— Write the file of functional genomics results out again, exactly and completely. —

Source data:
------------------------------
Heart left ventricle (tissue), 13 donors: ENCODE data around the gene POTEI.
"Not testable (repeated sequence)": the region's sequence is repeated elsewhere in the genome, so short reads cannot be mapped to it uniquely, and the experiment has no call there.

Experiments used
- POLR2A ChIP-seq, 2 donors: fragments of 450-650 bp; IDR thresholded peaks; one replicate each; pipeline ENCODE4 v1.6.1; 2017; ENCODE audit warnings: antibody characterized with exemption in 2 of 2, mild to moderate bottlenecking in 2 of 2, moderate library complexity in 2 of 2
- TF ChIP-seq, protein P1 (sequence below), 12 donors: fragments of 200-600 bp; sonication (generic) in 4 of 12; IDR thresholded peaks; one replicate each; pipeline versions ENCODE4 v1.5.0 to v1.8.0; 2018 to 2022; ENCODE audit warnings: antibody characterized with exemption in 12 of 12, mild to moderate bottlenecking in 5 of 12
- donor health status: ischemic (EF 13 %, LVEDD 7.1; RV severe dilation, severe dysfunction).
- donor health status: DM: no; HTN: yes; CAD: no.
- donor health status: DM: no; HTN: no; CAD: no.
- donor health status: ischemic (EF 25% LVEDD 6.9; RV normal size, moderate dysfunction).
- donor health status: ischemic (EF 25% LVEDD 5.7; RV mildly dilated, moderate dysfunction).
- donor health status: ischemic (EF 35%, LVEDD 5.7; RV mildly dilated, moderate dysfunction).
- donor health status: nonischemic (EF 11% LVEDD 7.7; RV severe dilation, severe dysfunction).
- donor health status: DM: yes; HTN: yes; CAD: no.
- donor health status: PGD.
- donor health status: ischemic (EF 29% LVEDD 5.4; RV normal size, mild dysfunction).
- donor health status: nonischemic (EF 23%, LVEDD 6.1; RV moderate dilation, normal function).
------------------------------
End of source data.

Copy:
Heart left ventricle (tissue), 13 donors: ENCODE data around the gene POTEI.
"Not testable (repeated sequence)": the region's sequence is repeated elsewhere in the genome, so short reads cannot be mapped to it uniquely, and the experiment has no call there.

Experiments used
- POLR2A ChIP-seq, 2 donors: fragments of 450-650 bp; IDR thresholded peaks; one replicate each; pipeline ENCODE4 v1.6.1; 2017; ENCODE audit warnings: antibody characterized with exemption in 2 of 2, mild to moderate bottlenecking in 2 of 2, moderate library complexity in 2 of 2
- TF ChIP-seq, protein P1 (sequence below), 12 donors: fragments of 200-600 bp; sonication (generic) in 4 of 12; IDR thresholded peaks; one replicate each; pipeline versions ENCODE4 v1.5.0 to v1.8.0; 2018 to 2022; ENCODE audit warnings: antibody characterized with exemption in 12 of 12, mild to moderate bottlenecking in 5 of 12
- donor health status: ischemic (EF 13 %, LVEDD 7.1; RV severe dilation, severe dysfunction).
- donor health status: DM: no; HTN: yes; CAD: no.
- donor health status: DM: no; HTN: no; CAD: no.
- donor health status: ischemic (EF 25% LVEDD 6.9; RV normal size, moderate dysfunction).
- donor health status: ischemic (EF 25% LVEDD 5.7; RV mildly dilated, moderate dysfunction).
- donor health status: ischemic (EF 35%, LVEDD 5.7; RV mildly dilated, moderate dysfunction).
- donor health status: nonischemic (EF 11% LVEDD 7.7; RV severe dilation, severe dysfunction).
- donor health status: DM: yes; HTN: yes; CAD: no.
- donor health status: PGD.
- donor health status: ischemic (EF 29% LVEDD 5.4; RV normal size, mild dysfunction).
- donor health status: nonischemic (EF 23%, LVEDD 6.1; RV moderate dilation, normal function).